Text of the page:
2) convert a passage of even eighth notes to long-shorts or short-longs, really overemphasize playing the short note as quick as you can while playing the whole passage overall much slower then you would play it then reverse the whole passage (in other words play whatever you are playing in an exaggerated bebop swing and then reverse it)


3) play softer with even, good tone


4) use good fingering. Playing fast is like driving a pickup truck with a tarp pulled over the back. Anything not tied down will fly up and rip the entire tarp to shreads once you hit 120km/hr on the highway.


Anyways I hope this helps.

cheers :)

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Good advice from Bluemed. That system is common practice among pianists, but I din't mention it because it only works with strings of equal notes - if the rhythm changes a bit, it can get confusing. Not being familiar with the piece Sudeep mentioned, I couldn't be sure.

Furthermore, I've observed that sometimes, it pays to divide the notes 'intelligently' - that is, if a group of notes is easy, why give it the same treatment of the harder parts? Just decide your sections/fragments according to difficulty, and save some time. Of course, mantaining a certain rhythmic coherence doesn't hurt... :)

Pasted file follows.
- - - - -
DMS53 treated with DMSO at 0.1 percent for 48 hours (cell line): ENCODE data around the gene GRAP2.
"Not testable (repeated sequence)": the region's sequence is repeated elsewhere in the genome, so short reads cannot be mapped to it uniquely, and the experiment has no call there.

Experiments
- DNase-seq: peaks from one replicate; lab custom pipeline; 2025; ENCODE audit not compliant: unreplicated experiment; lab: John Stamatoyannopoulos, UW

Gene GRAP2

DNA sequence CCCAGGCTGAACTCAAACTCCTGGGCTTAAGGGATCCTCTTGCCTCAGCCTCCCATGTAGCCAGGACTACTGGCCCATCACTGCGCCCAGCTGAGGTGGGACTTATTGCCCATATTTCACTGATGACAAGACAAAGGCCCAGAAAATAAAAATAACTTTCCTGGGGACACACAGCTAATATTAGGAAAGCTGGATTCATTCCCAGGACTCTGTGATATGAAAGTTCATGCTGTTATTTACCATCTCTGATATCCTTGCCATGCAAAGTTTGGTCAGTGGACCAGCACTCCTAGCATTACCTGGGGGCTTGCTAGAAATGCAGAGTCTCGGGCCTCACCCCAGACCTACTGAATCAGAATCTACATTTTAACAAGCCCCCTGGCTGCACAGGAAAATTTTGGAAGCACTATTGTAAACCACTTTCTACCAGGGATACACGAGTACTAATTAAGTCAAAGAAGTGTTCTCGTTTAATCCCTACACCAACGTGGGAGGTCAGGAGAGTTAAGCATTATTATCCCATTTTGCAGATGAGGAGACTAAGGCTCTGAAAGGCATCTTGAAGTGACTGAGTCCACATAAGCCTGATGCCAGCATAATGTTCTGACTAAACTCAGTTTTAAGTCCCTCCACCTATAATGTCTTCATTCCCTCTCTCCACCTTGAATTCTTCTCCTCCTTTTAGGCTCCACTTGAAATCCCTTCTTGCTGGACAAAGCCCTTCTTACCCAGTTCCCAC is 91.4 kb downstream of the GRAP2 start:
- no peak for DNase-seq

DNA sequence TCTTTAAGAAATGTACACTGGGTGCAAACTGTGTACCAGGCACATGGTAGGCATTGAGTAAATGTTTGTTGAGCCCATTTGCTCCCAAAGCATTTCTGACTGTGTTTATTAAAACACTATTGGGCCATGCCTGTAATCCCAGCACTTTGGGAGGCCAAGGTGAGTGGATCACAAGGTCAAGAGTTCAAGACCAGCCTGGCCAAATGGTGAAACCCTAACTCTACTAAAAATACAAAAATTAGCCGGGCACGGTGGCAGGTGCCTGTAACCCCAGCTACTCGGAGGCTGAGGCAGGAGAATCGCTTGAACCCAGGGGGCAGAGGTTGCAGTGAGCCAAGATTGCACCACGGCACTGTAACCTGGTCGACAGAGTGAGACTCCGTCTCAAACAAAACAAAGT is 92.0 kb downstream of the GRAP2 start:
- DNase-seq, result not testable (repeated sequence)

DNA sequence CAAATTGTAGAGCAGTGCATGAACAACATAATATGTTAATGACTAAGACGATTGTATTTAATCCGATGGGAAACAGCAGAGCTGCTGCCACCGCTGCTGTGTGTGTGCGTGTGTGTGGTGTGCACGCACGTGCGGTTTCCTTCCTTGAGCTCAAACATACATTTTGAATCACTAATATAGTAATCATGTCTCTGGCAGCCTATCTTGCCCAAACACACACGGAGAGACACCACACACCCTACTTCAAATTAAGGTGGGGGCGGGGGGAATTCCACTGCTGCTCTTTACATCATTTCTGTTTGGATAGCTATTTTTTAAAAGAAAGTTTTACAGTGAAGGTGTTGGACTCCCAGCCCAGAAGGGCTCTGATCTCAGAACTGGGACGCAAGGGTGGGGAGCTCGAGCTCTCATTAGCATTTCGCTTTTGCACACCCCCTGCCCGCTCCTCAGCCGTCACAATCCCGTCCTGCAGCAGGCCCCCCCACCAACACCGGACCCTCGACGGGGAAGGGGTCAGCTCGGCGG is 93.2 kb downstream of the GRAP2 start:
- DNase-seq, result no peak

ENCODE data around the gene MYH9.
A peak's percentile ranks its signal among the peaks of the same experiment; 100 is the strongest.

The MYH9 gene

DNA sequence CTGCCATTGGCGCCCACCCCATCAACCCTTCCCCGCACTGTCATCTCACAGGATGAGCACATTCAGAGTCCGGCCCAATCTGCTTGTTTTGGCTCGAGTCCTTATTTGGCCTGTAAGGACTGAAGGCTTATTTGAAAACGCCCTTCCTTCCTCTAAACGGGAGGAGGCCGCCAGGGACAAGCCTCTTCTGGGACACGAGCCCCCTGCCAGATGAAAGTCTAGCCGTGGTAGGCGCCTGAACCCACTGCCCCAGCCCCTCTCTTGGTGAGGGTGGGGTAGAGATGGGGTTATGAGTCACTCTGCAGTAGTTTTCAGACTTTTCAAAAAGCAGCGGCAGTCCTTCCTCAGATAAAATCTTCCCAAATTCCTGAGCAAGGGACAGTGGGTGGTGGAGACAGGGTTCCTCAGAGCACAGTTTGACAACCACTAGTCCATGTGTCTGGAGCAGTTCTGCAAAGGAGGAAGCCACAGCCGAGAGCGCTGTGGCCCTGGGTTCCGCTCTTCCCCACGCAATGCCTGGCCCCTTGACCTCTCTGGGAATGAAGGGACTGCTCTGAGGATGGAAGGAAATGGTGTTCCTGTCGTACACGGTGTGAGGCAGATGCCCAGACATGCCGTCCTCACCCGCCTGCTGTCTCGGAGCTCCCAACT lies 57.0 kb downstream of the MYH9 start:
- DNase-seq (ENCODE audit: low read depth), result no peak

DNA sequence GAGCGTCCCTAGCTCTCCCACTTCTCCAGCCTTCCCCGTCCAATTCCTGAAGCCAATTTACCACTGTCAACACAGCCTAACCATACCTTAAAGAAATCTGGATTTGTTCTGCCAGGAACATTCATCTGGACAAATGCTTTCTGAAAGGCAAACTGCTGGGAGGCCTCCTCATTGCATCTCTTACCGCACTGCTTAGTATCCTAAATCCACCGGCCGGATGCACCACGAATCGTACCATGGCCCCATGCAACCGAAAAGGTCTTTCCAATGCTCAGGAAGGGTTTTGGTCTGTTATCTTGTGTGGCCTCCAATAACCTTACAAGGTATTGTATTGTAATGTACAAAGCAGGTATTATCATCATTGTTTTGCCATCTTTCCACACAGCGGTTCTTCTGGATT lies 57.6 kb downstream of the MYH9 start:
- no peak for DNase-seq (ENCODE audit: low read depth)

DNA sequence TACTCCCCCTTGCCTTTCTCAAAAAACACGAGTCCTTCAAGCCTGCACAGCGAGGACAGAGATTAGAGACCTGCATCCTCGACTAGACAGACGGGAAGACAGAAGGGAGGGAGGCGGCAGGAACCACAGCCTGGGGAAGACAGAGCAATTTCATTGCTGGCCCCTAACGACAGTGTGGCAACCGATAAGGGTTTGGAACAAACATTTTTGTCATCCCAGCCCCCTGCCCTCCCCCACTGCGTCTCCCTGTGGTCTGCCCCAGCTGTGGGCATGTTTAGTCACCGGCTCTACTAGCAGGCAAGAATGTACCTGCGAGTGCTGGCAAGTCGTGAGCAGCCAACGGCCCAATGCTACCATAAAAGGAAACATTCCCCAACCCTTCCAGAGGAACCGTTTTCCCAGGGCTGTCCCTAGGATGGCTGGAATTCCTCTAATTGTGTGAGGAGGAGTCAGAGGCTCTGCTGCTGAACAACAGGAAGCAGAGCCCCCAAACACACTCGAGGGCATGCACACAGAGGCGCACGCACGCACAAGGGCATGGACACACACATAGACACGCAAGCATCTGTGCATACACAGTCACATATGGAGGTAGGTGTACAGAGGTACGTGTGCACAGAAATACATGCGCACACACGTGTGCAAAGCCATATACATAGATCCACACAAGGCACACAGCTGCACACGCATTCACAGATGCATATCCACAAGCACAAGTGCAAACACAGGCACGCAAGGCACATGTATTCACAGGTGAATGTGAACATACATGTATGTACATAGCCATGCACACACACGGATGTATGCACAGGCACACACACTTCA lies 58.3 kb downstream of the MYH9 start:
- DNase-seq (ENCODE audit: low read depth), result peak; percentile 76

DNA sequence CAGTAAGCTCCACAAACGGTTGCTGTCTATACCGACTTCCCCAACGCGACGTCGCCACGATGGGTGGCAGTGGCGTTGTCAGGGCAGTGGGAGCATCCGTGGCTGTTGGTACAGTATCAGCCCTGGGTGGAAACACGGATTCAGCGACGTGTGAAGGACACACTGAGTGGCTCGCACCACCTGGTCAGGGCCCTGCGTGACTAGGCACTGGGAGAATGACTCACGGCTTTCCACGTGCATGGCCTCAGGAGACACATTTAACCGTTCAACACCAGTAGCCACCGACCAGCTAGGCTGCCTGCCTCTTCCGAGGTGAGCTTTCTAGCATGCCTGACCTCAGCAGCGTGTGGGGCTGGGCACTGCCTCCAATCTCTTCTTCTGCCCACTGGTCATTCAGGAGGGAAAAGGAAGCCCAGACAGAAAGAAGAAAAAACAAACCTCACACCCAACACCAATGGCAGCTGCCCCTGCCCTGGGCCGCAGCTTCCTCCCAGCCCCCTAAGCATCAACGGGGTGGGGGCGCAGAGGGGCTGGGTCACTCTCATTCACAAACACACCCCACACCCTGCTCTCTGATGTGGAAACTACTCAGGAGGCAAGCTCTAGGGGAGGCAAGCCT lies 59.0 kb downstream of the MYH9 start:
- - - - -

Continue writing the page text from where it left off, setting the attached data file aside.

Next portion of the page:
Originally posted by Music*aL:

I naturally play a song or piece so fast that I can't slow it down and still play it with proper timing? What am I doing wrong here? Do I need to practice something or is this normal?



Very normal - I see it every day among my students. It's just the inner ear and muscle memory at work. It is annoying indeed! The simple cure is to play your pieces at a slower speed occasionally. It helps both your brain and your hands to avoid too much 'automatic' behavior.

Also, for general cleanness, I've found very useful to play tunes in a slow, semi-staccato fashion, with a very relaxed, 'falling' arm.

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My $0.02:


If you can play it slow but not fast, practice it slow more. When you can play the piece without errors more often than not, then you can speed it up. A metronome helps, but don't get frustrated when/if you can't keep up with it. I've been practicing CPE Bach's "Solfogetto" for 10+ years, and still can't play it up to speed (the reason is because I don't practice it enough, or consistently...but I still love playing it).


If you can play it fast but not slow, you don't really know the piece. Force yourself to practice it slow...metronomes are also good for this. I have a tendency to "race" through certain pieces (classical and popular), no matter how slowly I begin, and my metronome is crucial to my practice of those pieces.


Also, beware of muscle memory: one symptom is not being able to play just part of a piece that you've memorized...if you have to play the whole thing to remember it, your muscles have learned the piece better than you have. ;) Muscle memory can also--sometimes--be the culprit in cases when you can play a song fast/slow but not slow/fast.


Practice, practice, practice! ;)

"Is it too much to demand? I want a full house and a rock-n-roll band..." ~ Lucinda Williams